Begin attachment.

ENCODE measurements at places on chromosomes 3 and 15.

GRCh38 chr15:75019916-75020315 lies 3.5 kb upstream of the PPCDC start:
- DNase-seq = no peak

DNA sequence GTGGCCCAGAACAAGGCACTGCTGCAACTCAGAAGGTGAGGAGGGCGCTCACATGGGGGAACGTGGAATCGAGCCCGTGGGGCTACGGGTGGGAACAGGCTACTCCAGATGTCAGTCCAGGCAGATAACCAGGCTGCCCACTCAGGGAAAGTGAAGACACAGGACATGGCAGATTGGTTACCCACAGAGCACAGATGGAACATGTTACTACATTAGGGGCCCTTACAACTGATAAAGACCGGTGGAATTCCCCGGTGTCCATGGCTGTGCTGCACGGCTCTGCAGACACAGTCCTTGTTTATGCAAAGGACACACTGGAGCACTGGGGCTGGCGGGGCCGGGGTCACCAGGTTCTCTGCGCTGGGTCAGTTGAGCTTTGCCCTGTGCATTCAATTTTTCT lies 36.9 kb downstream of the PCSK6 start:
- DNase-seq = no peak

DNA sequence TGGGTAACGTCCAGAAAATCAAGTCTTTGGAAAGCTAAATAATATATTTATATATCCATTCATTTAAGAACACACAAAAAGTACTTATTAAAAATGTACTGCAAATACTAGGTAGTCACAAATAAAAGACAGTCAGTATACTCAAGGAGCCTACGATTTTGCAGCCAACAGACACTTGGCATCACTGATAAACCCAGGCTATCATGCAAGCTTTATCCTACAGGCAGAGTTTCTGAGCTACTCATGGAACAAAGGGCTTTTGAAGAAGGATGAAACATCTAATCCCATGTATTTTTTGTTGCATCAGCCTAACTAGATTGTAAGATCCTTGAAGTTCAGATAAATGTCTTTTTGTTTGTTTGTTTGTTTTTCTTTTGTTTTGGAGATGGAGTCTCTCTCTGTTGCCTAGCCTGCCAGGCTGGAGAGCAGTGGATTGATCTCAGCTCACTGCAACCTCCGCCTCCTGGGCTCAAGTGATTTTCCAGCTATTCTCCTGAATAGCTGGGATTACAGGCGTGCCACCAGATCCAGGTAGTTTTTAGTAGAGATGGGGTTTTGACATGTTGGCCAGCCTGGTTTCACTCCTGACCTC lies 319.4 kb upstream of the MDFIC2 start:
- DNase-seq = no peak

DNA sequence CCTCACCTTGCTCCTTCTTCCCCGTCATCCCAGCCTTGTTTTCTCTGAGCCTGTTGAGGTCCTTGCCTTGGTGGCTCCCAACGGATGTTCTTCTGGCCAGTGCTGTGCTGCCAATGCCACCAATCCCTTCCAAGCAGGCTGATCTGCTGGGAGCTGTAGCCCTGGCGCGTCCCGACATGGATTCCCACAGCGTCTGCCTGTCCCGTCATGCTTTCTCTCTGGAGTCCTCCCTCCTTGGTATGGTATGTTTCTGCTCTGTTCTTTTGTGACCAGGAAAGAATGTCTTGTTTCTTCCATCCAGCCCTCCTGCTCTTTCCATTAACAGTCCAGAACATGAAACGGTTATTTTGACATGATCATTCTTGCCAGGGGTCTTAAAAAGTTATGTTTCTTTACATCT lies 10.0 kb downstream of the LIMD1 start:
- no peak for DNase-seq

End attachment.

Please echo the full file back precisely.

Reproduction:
ENCODE measurements at places on chromosomes 3 and 15.

GRCh38 chr15:75019916-75020315 lies 3.5 kb upstream of the PPCDC start:
- DNase-seq = no peak

DNA sequence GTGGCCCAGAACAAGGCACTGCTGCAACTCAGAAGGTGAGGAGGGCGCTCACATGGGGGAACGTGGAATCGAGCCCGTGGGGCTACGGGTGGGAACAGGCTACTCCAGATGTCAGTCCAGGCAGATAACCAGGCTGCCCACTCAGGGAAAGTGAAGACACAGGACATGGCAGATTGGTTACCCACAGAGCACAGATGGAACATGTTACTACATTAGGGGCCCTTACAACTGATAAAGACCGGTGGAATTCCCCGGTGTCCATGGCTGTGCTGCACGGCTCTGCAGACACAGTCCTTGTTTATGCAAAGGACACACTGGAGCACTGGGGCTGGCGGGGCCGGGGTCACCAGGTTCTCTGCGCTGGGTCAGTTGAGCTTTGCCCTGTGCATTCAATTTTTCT lies 36.9 kb downstream of the PCSK6 start:
- DNase-seq = no peak

DNA sequence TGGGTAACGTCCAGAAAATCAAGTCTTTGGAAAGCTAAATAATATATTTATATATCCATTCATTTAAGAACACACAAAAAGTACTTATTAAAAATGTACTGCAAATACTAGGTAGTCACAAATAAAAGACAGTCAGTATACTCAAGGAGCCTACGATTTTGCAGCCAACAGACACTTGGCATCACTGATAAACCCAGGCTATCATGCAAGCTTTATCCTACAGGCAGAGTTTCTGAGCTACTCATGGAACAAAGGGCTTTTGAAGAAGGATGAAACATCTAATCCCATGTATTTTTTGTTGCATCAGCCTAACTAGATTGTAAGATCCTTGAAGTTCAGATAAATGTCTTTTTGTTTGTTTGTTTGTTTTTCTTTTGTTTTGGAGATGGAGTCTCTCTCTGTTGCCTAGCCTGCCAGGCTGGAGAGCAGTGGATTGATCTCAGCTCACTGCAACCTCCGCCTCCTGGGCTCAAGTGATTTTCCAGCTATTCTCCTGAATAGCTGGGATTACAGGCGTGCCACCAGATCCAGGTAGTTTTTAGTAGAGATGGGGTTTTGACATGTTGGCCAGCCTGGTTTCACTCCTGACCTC lies 319.4 kb upstream of the MDFIC2 start:
- DNase-seq = no peak

DNA sequence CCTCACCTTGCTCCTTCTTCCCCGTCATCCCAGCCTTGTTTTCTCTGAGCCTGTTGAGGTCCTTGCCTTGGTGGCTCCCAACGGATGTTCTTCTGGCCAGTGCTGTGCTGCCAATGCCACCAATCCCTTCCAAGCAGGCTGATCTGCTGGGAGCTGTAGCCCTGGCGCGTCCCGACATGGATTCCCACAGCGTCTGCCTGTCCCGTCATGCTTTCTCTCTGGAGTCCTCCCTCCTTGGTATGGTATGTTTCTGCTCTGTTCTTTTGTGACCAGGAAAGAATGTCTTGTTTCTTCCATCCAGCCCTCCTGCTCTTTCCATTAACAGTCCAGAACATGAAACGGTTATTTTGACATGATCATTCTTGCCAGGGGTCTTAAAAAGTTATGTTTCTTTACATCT lies 10.0 kb downstream of the LIMD1 start:
- no peak for DNase-seq